In the United states, the basic strength of an adult ASA tablet is 325 mg, and that of a children's tablet 81mg. In Europe the strengths are 300mg and 75 mg respectively, but it makes no apparent clinical difference. Adding caffeine to an aspirin pill increases its pain-reducing strength, hence the popularity of APC's or Excedrin migraine compounds (aspirin, phenaciten or Tylenol, and caffeine). ASA in an effervescent solution is absorbed faster, hence the popularity of Alka-Seltzer. The bleeding effect of aspirin on the stomach can be reduced by taking ASA along with 500 mg of Vitamin C, or 500 mg of SAMe, or 350 mg of deglycyrrhizinated licorice. Many  people who take aspirin on a daily basis develop an iron-deficiency anemia from microscopic bleeding somewhere in the GI tract, and buffering the aspirin seems to make no difference. But buffered ASA is absorbed more slowly, and some recent studies suggest that this is the cause of apparent "aspirin resistance". I should mention here that aspirin given intravenously causes absolutely no GI irritation.

     There are studies showing that taking a daily aspirin (check with your doctor for the suggested dose) can lower the risk of a second heart attack, a stroke following a TIA, a cardiac embolus if you have atrial fibrillation, and cancer of the colon; the first two are examples of secondary prevention, and the last two of primary prevention. It is extremely dangerous to give aspirin to febrile children up to the age of 16  because ASA in a febrile child can trigger a sometimes fatal condition known as Reye's syndrome, which is swelling of the brain compounded by liver failure. A few people develop an acute allergic reaction to aspirin with angioedema. Aspirin exposed to water decomposes back into acetic acid (vinegar) and salicylic acid, hence the vinegary smell when you open a large bottle of aspirin that you  have had for some time.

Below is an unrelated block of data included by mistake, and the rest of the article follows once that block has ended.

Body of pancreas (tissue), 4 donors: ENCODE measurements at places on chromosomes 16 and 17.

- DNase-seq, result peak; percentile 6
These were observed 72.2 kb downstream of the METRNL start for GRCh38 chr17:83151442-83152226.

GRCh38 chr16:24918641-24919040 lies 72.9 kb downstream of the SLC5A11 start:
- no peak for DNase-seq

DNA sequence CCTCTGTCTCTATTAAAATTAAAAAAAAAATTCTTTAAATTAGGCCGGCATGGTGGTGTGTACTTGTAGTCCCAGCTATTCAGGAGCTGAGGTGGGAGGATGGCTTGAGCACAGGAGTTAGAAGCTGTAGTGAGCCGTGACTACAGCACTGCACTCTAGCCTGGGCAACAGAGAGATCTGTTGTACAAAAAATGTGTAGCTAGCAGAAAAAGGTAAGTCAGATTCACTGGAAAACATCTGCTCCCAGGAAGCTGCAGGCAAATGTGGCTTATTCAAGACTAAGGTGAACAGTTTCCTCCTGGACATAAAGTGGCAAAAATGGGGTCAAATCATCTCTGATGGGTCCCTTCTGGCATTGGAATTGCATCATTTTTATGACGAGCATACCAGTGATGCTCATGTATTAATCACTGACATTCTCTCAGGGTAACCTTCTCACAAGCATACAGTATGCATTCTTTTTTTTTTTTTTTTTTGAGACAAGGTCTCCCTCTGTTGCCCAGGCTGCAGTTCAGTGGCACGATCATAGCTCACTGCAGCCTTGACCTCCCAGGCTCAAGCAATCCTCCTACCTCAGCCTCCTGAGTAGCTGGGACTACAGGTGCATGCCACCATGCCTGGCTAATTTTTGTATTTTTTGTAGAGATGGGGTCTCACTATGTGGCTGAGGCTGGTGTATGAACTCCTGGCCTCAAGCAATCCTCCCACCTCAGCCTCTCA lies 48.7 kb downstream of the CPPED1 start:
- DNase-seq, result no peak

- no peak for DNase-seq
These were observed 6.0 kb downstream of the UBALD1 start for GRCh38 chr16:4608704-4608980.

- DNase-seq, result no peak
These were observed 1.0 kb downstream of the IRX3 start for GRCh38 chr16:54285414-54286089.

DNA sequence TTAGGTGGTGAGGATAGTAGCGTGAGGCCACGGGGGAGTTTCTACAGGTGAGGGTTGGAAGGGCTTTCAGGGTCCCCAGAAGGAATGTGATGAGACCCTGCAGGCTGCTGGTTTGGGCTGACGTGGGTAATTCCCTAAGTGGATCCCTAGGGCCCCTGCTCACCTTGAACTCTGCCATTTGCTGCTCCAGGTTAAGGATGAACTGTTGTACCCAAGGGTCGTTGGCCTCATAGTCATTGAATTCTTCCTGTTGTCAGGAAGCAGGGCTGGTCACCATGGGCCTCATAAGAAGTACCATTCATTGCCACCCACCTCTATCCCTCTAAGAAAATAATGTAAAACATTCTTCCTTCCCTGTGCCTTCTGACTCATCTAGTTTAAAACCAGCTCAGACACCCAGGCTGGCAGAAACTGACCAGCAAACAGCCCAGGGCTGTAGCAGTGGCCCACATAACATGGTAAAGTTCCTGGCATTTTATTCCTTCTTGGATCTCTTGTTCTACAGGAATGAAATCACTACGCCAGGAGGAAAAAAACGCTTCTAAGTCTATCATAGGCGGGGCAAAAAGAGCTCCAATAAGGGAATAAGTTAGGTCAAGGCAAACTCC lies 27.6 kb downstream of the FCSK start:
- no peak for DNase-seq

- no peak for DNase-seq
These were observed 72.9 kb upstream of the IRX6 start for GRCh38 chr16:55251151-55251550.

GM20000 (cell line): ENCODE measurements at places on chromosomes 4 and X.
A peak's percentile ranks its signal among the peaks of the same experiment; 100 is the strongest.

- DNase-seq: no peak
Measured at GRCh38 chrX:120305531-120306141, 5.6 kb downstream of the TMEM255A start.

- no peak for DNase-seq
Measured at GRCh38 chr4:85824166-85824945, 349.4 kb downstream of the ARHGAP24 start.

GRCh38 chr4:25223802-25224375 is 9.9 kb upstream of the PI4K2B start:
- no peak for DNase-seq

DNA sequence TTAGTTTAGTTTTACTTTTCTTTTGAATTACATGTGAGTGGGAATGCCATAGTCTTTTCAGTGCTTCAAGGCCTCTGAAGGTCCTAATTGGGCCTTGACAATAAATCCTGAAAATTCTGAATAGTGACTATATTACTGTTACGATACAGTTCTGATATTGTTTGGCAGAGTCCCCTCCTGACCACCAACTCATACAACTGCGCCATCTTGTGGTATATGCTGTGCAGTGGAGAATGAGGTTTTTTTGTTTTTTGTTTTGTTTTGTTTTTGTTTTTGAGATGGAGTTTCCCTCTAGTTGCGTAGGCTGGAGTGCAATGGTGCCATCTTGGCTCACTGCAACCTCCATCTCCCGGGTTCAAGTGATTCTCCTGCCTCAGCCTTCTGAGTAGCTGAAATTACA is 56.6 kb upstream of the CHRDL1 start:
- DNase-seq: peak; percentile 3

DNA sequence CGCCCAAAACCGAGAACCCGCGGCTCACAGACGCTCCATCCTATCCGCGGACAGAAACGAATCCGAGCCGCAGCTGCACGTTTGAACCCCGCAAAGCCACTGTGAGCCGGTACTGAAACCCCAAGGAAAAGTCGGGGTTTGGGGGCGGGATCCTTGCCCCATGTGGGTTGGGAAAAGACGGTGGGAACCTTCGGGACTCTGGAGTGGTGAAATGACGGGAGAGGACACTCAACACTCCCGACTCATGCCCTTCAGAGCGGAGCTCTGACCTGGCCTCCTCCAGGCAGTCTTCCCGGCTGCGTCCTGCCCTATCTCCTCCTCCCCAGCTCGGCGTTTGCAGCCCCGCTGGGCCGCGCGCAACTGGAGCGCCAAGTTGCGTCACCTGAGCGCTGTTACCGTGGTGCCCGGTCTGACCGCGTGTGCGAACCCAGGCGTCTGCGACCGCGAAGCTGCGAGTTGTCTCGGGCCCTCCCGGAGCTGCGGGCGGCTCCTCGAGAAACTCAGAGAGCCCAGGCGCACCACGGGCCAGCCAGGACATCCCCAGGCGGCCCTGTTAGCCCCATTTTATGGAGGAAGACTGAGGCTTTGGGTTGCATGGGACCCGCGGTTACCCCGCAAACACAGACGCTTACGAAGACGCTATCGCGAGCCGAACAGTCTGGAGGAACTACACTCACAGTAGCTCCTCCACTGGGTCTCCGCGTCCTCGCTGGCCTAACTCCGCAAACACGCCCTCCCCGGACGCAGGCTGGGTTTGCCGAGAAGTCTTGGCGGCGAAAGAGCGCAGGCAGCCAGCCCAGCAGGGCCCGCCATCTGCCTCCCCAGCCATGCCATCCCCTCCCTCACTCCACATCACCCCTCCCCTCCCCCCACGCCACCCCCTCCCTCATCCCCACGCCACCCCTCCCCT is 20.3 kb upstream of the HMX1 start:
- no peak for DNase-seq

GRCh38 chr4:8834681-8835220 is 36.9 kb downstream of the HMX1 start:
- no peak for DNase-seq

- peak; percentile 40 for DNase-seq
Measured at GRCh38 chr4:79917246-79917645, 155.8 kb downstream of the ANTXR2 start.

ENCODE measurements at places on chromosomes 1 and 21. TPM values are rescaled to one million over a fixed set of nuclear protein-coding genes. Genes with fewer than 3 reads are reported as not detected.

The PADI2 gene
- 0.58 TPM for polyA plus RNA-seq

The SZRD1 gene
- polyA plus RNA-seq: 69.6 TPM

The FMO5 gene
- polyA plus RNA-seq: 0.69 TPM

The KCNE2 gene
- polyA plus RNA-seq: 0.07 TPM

There are many drug interactions with ASA; for instance Diamox (acetazolamide) enhances the likelihood of salicylate poisoning, and alcohol increases the risk of gastric bleeding, as does taking Advil or any other NSAID along with aspirin. Because aspirin is  bound to protein in the blood, it can displace other drugs that are bound to protein, thereby raising their plasma concentration to dangerous levels. Some of these drugs are tolbutamide, methotrexate, Dilantin, valproic acid, and probenecid. Taking ASA can  raise the blood level of uric acid. Very rarely through a kidney-based mechanism, aspirin can cause elevated potassium in your blood; this is especially true for diabetics (hyporenin hypoaldosteronism).Aspirin can also inhibit the renal clearance of penicillin G if either drug is given in very high dose. And paradoxically, very high doses of aspirin can cause fever rather than alleviate it.  So whenever you get a prescription for any drug, it would be wise to ask your doctor about possible interactions with ASA.

     And please never forget that unless your doctor gives you permission, never take aspirin with any drug that can cause bleeding, such as Advil, Alleve, Coumadin, Xarelto, and, sometimes, alcohol.